To some of its advocates, the cause of gun control is precious enough to be worth jettisoning not just the rights protected by the Second Amendment but many other individual liberties, including – as recent New York controversies suggest – First Amendment rights of speech and association and Fourth Amendment rights against search and seizure. Now, if a New York Times article is any indication, comes the turn of financial privacy.
In an advocacy piece imperfectly dressed up as a news story, New York Times financial reporter Andrew Ross Sorkin observes that some perpetrators of mass public shootings have bought guns and ammo using credit cards, and asks why credit card companies and banks should not be made to stop this. How? Well, they could “create systems to track gun purchases that would allow them to report suspicious patterns” and “prevent [customers] from buying multiple guns in a short period of time.” Invoking the Patriot Act – you knew that was coming, didn’t you? – the piece goes on to ask why the sweeping financial-snooping powers bestowed on the feds by that act should not be deployed against everyday civilians who purchase more guns than would seem fit for them to buy.
The piece notes with apparent approval that “several payment systems — including PayPal, Square and Apple Pay — already [have] established rules that ban the sale of guns and gun-related items using their systems” but says no banks have done so. (Following an earlier Sorkin report, Bank of America and Citibank announced that they would discontinue relationships with gun companies – all part of the burgeoning movement that has been called financial no-platforming, in which payments providers like Patreon and PayPal, following pressure groups’ demands, refuse to serve lawful but disapproved clients and causes.)
While credit card companies have developed sophisticated real-time measures to prevent fraud, Sorkin notes, they have shown little interest in preventing customers from purchasing lawful products or reporting them to law enforcers for doing so. I feel I can speak confidently for millions of customers in saying that’s exactly how I would like them to handle things.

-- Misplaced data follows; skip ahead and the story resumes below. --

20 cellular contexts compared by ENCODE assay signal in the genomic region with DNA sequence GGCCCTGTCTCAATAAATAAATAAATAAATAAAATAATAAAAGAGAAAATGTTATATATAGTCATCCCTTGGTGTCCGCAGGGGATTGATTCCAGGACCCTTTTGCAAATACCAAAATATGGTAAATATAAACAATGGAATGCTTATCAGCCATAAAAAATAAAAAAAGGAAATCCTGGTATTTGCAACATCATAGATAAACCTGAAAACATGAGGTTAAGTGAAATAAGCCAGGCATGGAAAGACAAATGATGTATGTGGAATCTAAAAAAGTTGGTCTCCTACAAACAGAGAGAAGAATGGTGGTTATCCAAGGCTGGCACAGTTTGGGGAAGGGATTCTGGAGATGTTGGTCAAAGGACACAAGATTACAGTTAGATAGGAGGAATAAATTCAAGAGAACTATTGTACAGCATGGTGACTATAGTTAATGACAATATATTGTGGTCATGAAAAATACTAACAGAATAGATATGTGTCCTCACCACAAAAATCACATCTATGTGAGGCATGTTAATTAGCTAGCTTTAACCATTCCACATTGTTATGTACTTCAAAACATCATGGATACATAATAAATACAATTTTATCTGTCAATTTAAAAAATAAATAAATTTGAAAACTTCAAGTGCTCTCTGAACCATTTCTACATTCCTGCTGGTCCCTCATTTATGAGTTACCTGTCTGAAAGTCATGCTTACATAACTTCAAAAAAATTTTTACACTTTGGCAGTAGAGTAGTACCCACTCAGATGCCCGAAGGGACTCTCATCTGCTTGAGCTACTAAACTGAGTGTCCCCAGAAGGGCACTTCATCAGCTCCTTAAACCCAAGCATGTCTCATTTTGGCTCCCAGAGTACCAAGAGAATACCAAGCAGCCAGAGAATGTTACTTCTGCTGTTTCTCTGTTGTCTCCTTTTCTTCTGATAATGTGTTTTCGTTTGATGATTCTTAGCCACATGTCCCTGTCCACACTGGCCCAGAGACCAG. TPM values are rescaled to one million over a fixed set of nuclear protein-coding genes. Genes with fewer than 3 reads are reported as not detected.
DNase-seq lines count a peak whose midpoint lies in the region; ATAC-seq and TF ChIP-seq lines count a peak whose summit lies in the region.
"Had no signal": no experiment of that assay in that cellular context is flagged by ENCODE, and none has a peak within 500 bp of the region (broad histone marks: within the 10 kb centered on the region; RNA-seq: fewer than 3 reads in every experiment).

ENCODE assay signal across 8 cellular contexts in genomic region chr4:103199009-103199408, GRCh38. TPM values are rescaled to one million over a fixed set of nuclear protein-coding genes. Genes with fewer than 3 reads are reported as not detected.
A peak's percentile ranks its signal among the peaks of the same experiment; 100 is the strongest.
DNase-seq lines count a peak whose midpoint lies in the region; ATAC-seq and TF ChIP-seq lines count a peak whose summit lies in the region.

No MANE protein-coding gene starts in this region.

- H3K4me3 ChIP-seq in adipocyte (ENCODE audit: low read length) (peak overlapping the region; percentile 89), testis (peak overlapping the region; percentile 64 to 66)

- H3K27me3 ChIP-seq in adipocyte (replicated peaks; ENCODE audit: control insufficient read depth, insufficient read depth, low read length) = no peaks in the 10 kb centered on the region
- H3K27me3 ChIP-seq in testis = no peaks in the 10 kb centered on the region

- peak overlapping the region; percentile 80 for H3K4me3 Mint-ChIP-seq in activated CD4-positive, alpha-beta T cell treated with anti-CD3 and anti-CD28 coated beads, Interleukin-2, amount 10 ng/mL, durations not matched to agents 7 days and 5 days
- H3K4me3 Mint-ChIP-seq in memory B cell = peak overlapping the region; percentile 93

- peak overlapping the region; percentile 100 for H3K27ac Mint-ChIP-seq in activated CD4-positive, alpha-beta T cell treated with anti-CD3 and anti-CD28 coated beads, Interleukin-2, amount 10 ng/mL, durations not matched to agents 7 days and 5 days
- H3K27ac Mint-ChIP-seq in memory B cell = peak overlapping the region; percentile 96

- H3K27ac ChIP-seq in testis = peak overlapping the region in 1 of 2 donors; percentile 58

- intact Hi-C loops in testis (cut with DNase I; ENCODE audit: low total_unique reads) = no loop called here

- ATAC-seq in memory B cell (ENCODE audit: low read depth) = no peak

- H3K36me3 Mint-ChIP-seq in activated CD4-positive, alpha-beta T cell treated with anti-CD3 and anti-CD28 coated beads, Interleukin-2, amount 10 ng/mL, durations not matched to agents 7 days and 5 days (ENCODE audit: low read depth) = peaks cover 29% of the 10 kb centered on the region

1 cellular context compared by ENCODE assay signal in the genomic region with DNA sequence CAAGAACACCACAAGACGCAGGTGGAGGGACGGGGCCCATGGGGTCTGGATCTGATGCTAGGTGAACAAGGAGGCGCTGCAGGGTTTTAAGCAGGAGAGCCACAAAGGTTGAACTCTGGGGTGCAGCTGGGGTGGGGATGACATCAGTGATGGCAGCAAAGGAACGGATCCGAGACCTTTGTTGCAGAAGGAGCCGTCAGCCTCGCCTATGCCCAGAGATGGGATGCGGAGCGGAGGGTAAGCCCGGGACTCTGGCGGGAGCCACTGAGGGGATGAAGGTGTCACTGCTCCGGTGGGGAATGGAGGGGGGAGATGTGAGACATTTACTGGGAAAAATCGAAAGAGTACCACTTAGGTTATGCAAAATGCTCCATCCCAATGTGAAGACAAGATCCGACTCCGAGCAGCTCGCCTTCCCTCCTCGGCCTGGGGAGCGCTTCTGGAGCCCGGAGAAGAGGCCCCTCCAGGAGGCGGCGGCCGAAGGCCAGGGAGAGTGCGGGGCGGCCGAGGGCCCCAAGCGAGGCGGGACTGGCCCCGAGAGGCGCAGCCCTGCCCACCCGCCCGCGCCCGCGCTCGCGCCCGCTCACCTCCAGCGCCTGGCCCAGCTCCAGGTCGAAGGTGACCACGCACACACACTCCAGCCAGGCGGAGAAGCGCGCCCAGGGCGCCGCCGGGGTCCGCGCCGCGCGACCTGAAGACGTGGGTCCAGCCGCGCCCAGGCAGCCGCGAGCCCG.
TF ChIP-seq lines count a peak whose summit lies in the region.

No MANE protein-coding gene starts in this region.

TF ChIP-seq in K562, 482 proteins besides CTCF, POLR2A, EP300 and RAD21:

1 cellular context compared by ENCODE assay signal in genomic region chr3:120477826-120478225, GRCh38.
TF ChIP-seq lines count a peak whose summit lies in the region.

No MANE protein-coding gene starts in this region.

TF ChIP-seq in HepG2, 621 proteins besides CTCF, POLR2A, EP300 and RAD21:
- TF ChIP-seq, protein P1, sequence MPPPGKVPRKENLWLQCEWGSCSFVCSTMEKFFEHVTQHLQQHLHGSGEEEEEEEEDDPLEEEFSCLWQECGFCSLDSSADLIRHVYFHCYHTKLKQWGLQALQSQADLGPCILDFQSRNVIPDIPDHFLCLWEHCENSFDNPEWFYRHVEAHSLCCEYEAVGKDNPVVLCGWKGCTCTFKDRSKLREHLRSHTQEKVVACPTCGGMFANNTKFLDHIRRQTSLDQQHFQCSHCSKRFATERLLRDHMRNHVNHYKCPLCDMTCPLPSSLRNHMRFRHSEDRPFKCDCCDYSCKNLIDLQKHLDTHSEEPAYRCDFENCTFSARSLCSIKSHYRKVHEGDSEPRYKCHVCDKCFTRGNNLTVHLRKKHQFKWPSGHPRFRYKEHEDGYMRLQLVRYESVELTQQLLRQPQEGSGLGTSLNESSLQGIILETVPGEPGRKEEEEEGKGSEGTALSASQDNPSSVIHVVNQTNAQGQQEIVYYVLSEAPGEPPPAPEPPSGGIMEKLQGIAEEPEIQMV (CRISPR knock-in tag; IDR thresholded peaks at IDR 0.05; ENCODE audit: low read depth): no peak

Sorkin’s report leans heavily on such sources as Kevin Sullivan, “a former New York Police fraud investigator who consults with banks as president of the Anti-Money Laundering Training Academy” – not exactly what I would deem a disinterested source, since the higher the stack of suspicious activity reports mounts toward the skies, the more business for him.
The piece mentions one reason gun dealers are reluctant to pass on to banks information about what products their customers buy: someone else might come into possession of the list and know to pitch guns to those names. It doesn’t spell out nearly as clearly what might seem a bigger fear about a who-bought-guns data file, namely that it would go a long way toward identifying owners once confiscation of existing weaponry gets on the table as a proposal. The ACLU may not care about gun rights, but as Sorkin concedes, one of its policy analysts gets to much the same point by a different route: “The implication of expecting the government to detect and prevent every mass shooting is believing the government should play an enormously intrusive role in American life.”
David French at National Review has gone deeper into the problems with the proposal, and rather than duplicate his points I will instead close by adding one more. Besides working directly on the willingness of some big companies to bend to progressive opinion, and inspiring new laws and regulations, there is a third mechanism: trial lawyers, who already sue multiple parties after mass shooting events, might pursue legal claims against credit card providers for facilitating the atrocities. Through the magic of confidential litigation settlement, image-sensitive big companies might then make big policy concessions to get out from under the resulting litigation risk and bad publicity – without anyone having had to enact a new law or regulation.
Arm-twisting payments handlers into monitoring and reporting on private citizens’ gun purchases? The time to say no is now.